There's a slight shift in terms of the character art. Also, the game is now isometric. That's a relatively big shift.
SF: Yeah. Definitely the isometric shift is a big one. But in shifting from anime to a Western style of art had been another quite large shift for the franchise.
One of the reasons for that was now that we're down and we're in the dungeon and we really want to give the players a sense that they're in this damp, dark place, that there's danger around every corner and it's very tense.
The clean anime look wasn't really going to fly with that. To get that in there, we really needed a grittier look to the dungeon.
It's not horrifically gritty, or really disturbingly gritty, or anything like that, but it is a much more earthy appearance. And the Western art style lends itself nicely to that, so we shifted.
Talking of casual mechanics and things like that, have you considered bringing some of these ideas to the Facebook platform?
SF: Yeah, I think everybody's interested in Facebook right now. It's certainly crossed our path. It's something we're just evaluating. But we just want to get Puzzle Quest 2 polished up and done and out the door right now.
What about the older style RTS stuff that you guys used to do? I'm sure you get this question a lot, but is that something that you would return to at some point?
SF: We are constantly looking do something like that again. We love the old RTS games and we love turn-based strategy. We love those grand strategy type of games. We've got the Warlords universe there to play in still. And we're very certain we'll get back there and revisit that one day.
At the moment, we're having fun with the puzzle game. So we'll keep pitching those in the background and I'm sure that eventually one day the nostalgia will kick in at the appropriate level and we'll get that going.
It seems like that nowadays, that kind of thing has to be more of a labor of love if you want to get it out. Because it's not exactly the kind of thing that people are chomping at the bit to fund nowadays.
SF: Doing a PC RTS game is -- I think the days of that have passed for us. Particularly because the Battlecry RTS games are pretty big. But getting an RTS on console platforms or onto handheld platforms, there's a lot of interest there for us to do that because [only] a few games have done it.
Halo Wars is a pretty damn fine attempt; I've enjoyed that a lot. Battle for Middle Earth is another one that worked pretty well. And the Kingdom Under Fire series played pretty well. But I still think there's something there that could be done to make it even more accessible. I'd love to go exploring that one day.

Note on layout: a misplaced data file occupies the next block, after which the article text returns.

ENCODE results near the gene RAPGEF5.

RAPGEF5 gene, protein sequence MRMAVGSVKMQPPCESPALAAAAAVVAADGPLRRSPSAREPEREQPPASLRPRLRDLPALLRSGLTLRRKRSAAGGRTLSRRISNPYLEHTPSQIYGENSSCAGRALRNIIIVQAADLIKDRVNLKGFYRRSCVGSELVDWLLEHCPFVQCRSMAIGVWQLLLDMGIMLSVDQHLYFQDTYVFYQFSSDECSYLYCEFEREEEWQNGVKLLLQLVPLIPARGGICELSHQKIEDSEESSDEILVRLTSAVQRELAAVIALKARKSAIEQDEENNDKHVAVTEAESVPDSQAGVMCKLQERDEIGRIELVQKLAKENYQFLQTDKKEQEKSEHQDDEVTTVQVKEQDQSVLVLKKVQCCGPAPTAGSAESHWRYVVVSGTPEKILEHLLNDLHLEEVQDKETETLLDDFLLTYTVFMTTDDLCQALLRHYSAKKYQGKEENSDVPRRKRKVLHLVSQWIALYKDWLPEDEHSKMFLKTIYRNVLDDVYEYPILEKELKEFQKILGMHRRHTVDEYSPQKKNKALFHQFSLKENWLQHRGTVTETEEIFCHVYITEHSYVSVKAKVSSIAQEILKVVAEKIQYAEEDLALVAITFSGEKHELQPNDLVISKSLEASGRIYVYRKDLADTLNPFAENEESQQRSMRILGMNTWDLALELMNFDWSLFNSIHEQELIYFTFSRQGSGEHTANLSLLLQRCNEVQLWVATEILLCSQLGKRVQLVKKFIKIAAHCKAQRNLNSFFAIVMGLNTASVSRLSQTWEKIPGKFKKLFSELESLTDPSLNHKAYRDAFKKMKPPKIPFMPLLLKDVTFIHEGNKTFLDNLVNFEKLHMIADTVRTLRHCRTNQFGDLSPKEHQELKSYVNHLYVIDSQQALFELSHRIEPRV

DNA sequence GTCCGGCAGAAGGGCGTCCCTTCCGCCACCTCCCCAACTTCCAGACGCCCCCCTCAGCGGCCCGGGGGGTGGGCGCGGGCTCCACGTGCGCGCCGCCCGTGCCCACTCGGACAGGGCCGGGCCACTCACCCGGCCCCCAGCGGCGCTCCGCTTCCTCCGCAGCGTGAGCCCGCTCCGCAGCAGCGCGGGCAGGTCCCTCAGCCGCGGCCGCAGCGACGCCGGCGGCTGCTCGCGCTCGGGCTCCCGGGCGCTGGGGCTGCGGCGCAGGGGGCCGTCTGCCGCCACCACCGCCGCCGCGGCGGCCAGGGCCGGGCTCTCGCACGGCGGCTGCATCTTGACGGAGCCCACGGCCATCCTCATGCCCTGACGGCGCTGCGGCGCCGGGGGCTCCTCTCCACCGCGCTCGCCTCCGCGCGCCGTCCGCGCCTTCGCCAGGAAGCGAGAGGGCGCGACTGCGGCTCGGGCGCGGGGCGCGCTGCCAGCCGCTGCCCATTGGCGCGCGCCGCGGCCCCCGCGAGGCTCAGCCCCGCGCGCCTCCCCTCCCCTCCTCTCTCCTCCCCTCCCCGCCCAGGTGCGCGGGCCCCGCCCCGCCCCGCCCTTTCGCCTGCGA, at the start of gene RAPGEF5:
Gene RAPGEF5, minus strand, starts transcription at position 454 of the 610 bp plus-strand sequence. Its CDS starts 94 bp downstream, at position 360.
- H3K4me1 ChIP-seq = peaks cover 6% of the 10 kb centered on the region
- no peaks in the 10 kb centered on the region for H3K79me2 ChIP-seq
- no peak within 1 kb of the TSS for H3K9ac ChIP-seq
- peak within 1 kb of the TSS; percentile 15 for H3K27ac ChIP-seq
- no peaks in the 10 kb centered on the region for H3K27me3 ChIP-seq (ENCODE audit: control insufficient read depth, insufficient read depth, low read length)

I actually just heard a fellow, he's from Backflip Studios -- they do iPhone games -- talking about how he thinks 2010 is the big year for turn-based. I don't actually know where he got that idea from, but it's an interesting sentiment.
SF: The interesting thing I think, here, is that every year since about 1985, has been the big year for turn-based. I think turn-based games never die out. They come in many guises, from a Civilization-type game to a Bejeweled-type game to Puzzle Quest, which is really turn-based.
Turn-based is always going to be around. I think it's a very good way of playing a game. Some games you cannot play -- take 10-pin bowling for instance, you can't play that real-time, it has to be turn-based.
Have you had to scale up your team at all? Puzzle Quest looked like a small game that made it big. Puzzle Quest 2 looks more like there was some serious visual and UI design polish put into it. Did you have to grow at all for that?
SF: From the time we did Puzzle Quest 1, I think we were about 10 or 12 people, and we're a company upwards of 40 to 50 now. Not all those are on Puzzle Quest. But I can say as of today every single of those people is working on Puzzle Quest at this moment.
So, yeah, obviously the company has grown. It's grown and we've been able to throw a lot of that experience we've picked up into Puzzle Quest 2. It's just been awesome to work with a bigger team and being able to polish stuff so much more, and adding so much art.
Did you expect Puzzle Quest to be such a bolstering thing for the company?
SF: We didn't expect that when we decided to do the first prototype. When the first prototype was up and running and we played it, we knew we had something really, really good. It only took us one month to put that together and we were like, "This is really going to be great."
That's a really good feeling when you do a game like that, and you look at the prototype and know it's going to be awesome. And it's just a matter of polish, polish, polish to get there.
Yeah, it was good because the very first day that we decided, I was the only person that believed it was going to be the game, and fortunately I'm the boss of the company so I get to make the final call. As it turns out it was a lucky one. If not, I'd have a lot of people chasing me down with pitchforks and torches for making a bad call. But I guess I just got lucky. [laughs]